The emergent processes of opportunity recognition and new venture creation has been a central focus of entrepreneurship research for more than two decades. This debate was recently synthesized and delineated into two teleological perspectives, labeled discovery theory and creation theory. Combined, these theories can provide an efficient, linear analysis of entrepreneurial action, based on the domain’s primary set of ontologies and methodologies. Separately, however, both discovery and creation theory appear deficient in explaining, modeling, and predicting the non-linear, interdependent empirical realities of entrepreneurship that result in inordinately high failure rates among new firms.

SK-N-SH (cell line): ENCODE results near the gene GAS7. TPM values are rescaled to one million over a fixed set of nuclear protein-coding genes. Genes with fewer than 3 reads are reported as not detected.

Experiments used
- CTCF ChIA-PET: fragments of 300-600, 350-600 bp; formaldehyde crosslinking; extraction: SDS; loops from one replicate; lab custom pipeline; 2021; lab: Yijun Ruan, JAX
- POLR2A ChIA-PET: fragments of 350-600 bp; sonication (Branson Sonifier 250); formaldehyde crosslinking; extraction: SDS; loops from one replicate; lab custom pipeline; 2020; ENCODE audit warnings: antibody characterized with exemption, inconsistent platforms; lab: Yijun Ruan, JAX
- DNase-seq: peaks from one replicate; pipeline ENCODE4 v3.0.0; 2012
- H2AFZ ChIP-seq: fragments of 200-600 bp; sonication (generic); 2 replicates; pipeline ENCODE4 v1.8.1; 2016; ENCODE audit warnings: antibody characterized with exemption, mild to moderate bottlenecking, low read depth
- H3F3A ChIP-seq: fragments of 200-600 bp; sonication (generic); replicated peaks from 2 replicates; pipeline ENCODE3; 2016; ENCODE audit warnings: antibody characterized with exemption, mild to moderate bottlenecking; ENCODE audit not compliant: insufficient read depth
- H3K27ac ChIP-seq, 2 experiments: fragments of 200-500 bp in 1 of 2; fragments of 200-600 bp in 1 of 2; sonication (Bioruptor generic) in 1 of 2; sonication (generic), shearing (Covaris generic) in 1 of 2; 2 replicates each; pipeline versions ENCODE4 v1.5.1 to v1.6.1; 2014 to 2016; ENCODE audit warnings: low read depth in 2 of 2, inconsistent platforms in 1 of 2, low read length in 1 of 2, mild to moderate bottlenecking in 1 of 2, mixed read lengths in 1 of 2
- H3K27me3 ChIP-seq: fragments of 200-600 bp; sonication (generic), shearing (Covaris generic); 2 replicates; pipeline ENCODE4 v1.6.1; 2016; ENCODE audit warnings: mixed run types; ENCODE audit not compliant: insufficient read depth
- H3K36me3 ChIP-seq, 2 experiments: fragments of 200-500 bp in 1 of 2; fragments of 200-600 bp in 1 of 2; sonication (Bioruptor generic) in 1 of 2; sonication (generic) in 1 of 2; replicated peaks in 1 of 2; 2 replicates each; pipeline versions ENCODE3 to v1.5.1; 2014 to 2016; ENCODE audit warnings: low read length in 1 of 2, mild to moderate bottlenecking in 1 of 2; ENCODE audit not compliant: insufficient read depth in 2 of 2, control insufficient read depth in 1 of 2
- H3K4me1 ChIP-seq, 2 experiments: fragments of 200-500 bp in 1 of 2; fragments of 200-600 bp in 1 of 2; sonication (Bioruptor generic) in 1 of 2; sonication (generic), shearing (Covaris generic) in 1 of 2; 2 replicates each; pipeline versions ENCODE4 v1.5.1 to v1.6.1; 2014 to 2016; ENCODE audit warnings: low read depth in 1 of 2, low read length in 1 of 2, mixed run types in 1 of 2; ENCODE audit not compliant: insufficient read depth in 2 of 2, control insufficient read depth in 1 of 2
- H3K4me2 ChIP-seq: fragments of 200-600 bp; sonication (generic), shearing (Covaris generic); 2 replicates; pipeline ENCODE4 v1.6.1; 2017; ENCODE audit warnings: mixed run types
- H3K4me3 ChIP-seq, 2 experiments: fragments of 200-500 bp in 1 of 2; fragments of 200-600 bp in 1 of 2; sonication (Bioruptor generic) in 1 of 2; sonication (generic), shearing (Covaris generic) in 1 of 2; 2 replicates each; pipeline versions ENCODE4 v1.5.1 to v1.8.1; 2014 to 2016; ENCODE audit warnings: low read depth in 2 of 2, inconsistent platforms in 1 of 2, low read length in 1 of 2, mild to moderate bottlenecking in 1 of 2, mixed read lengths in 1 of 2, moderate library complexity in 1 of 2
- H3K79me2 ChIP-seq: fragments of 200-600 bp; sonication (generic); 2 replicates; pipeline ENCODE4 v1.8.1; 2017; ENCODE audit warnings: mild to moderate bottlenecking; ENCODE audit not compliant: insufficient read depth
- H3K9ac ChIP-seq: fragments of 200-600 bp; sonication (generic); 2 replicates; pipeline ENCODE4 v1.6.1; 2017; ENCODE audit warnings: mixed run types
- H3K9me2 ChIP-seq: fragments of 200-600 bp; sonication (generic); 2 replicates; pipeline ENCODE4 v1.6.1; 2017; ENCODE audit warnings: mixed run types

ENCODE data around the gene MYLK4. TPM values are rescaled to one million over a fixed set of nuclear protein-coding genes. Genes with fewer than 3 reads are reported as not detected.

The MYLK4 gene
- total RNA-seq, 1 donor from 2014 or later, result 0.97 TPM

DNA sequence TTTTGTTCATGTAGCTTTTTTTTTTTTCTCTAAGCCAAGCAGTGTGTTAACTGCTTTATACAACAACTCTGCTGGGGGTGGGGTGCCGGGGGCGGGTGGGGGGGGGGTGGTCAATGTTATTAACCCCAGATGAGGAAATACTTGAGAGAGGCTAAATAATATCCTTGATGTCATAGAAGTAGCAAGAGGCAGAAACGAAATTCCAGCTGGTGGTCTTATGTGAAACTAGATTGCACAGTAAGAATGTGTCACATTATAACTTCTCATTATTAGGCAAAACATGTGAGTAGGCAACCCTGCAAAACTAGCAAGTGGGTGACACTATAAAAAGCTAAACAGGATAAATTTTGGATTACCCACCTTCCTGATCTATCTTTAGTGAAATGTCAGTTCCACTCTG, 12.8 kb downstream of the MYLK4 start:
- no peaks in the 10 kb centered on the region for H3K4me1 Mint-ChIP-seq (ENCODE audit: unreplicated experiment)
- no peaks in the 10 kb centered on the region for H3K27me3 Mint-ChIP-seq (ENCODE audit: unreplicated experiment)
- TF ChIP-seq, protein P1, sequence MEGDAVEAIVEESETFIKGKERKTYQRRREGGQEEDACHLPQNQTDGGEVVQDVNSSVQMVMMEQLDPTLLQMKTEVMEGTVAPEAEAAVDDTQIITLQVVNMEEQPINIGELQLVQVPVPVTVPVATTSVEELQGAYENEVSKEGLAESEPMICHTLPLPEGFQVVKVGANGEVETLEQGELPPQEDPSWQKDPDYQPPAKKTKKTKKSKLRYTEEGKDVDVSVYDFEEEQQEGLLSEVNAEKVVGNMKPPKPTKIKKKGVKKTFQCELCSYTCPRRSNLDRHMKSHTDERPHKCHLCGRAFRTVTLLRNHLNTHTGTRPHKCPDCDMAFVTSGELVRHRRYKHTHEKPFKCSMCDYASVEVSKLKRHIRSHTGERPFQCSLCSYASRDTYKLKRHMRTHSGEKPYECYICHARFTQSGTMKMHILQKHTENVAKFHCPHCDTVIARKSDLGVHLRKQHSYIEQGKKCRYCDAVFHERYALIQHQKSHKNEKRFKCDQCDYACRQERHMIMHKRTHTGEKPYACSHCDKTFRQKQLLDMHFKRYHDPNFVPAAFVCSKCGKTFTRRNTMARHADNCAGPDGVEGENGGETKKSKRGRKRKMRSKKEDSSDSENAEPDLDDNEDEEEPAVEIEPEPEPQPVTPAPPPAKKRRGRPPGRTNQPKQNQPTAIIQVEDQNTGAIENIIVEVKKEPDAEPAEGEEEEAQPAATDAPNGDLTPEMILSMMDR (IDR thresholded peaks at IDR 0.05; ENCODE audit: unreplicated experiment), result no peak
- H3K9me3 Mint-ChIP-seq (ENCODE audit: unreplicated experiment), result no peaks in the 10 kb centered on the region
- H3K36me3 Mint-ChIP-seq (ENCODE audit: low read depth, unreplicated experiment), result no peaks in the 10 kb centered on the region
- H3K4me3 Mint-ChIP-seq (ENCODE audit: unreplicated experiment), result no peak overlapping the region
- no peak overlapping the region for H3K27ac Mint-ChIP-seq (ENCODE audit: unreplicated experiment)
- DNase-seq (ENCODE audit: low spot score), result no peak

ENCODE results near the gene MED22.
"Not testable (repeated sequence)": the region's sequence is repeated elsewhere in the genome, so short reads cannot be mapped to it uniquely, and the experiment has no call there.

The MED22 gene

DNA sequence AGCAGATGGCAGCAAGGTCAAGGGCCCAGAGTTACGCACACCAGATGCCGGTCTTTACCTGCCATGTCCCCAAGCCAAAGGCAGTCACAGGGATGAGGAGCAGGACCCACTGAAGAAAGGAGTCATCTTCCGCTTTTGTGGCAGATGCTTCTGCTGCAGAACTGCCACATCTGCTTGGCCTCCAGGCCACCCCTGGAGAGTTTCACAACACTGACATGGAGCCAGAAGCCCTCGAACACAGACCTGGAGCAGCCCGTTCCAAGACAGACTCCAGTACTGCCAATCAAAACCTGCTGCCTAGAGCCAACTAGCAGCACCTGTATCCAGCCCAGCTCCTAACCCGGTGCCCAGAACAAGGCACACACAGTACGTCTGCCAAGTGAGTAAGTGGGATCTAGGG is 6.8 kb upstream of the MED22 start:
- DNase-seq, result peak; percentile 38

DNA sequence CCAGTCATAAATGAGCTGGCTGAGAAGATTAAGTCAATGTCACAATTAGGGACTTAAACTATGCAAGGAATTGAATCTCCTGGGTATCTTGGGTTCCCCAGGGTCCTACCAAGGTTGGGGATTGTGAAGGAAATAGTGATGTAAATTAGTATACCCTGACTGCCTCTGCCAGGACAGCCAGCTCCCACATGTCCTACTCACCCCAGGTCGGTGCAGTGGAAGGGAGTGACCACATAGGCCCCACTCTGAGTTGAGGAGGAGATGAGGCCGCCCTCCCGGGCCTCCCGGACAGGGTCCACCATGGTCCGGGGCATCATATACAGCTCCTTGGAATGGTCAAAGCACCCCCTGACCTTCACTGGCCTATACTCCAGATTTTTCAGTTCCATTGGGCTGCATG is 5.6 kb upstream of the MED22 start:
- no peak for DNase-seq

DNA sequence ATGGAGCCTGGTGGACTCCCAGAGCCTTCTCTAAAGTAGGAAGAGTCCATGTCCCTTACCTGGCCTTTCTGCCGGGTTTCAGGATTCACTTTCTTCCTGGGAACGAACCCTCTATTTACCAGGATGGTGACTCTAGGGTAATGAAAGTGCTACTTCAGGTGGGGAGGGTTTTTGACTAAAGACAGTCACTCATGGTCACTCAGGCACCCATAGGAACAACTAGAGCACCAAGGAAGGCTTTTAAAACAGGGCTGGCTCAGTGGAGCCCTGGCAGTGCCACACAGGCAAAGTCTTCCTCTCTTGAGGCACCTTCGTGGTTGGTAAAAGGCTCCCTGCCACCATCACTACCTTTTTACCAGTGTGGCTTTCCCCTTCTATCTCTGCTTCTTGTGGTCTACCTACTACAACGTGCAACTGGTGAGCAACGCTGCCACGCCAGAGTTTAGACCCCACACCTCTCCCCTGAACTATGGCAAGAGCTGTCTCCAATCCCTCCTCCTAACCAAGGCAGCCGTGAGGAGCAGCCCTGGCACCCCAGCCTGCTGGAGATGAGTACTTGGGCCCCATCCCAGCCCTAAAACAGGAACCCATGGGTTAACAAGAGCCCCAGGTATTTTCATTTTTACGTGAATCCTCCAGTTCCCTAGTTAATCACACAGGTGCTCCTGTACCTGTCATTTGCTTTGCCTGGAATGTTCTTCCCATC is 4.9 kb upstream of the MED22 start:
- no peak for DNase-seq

The purpose of this paper is to propose an alternative view based on complexity science, termed relation theory, with changes centered around three topics: the nature of opportunities, of entrepreneurs, and of the decision-making context. Using a Campbellian realist ontology, relation theory suggests, first, that opportunities exist relative to the entrepreneur’s level of complexity and the actions carried out to manifest it; second, that ex ante differences exist between entrepreneurs and non-entrepreneurs and those differences can become exacerbated ex post after sufficient interaction with potential stakeholders and the environment; and, third, entrepreneurs make decisions under conditions of risk when they create imitative ventures, and uncertainty when they create innovative ventures. Consistent with extant literature and complexity science’s focus on the importance of initial conditions, relation theory suggests that differences in human capital and cognition can produce huge variations in outcomes, the primary research question asks, “How do an entrepreneur’s human capital and growth expectation influence the recognition of opportunities and the ability of the emerging firm to survive five years?”